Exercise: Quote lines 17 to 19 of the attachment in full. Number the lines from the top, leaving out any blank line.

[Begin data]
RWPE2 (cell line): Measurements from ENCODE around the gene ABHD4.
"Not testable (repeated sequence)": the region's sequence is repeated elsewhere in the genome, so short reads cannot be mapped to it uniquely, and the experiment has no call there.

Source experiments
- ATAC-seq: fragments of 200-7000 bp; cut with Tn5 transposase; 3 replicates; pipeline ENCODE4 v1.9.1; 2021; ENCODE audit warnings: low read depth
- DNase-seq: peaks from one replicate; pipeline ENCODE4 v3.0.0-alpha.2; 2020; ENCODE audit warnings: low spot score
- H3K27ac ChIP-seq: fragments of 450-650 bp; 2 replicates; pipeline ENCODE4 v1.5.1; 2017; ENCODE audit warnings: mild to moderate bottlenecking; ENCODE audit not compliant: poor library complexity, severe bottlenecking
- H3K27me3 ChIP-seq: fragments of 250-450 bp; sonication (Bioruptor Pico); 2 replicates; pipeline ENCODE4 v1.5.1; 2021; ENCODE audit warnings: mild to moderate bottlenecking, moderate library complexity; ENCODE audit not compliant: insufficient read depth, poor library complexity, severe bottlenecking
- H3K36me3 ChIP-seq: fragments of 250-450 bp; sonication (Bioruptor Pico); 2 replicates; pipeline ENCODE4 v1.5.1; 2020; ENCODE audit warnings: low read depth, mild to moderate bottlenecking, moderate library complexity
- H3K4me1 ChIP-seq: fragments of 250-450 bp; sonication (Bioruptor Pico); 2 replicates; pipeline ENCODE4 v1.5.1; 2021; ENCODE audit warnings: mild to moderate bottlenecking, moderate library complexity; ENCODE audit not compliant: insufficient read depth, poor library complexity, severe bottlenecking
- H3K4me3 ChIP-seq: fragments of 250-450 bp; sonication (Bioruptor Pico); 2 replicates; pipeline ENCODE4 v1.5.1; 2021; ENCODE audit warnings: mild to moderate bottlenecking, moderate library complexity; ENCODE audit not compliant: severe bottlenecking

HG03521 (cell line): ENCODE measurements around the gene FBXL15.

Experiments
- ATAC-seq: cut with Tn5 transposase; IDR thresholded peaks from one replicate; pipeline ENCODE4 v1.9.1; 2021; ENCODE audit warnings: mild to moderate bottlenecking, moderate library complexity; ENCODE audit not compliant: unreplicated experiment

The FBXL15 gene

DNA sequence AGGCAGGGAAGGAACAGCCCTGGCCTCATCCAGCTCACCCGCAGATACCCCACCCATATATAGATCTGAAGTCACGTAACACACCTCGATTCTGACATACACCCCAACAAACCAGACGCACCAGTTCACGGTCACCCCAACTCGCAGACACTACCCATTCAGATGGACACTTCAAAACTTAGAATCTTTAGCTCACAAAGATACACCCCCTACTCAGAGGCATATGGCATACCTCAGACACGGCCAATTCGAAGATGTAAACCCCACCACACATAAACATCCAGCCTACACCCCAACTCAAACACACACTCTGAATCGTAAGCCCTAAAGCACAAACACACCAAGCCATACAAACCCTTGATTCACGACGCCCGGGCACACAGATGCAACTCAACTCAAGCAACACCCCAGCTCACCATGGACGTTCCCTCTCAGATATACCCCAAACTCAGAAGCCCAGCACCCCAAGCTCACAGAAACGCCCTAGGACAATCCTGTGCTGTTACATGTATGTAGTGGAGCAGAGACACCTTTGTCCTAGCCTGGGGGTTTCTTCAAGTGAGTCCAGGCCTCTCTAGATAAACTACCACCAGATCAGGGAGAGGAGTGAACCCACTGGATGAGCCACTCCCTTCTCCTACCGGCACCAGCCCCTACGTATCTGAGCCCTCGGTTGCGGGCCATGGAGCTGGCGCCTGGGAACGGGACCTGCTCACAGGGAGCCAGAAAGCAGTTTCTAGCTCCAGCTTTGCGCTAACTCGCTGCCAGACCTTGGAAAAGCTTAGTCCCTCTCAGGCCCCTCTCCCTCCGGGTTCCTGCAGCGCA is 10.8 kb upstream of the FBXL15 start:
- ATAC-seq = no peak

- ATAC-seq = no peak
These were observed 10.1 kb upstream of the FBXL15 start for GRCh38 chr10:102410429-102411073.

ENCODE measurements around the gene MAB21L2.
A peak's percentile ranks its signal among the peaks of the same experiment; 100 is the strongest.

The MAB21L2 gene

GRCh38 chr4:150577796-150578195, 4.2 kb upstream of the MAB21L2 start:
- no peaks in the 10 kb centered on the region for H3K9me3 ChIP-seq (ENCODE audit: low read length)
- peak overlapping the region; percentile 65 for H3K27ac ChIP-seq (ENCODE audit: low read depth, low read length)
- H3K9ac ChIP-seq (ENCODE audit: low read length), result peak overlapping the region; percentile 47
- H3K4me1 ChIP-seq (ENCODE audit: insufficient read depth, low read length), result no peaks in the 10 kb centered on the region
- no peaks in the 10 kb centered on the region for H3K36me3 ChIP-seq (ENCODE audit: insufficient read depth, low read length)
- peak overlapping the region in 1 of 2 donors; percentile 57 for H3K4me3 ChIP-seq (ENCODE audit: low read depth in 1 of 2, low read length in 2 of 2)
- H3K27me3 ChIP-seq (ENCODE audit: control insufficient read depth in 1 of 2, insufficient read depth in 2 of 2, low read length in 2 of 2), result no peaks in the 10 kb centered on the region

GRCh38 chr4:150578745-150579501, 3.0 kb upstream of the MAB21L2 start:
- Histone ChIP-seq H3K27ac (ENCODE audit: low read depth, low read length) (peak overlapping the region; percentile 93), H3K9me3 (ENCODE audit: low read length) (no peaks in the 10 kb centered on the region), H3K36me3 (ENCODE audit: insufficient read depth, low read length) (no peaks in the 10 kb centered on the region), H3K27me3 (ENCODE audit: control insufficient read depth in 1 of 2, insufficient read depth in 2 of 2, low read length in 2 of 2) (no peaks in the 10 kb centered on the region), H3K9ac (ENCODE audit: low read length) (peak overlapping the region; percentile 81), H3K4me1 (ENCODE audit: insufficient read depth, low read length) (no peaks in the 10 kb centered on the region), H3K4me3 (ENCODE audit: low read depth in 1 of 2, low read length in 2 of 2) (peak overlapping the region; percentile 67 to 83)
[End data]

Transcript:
- ATAC-seq = no peak
These were observed 10.1 kb upstream of the FBXL15 start for GRCh38 chr10:102410429-102411073.

ENCODE measurements around the gene MAB21L2.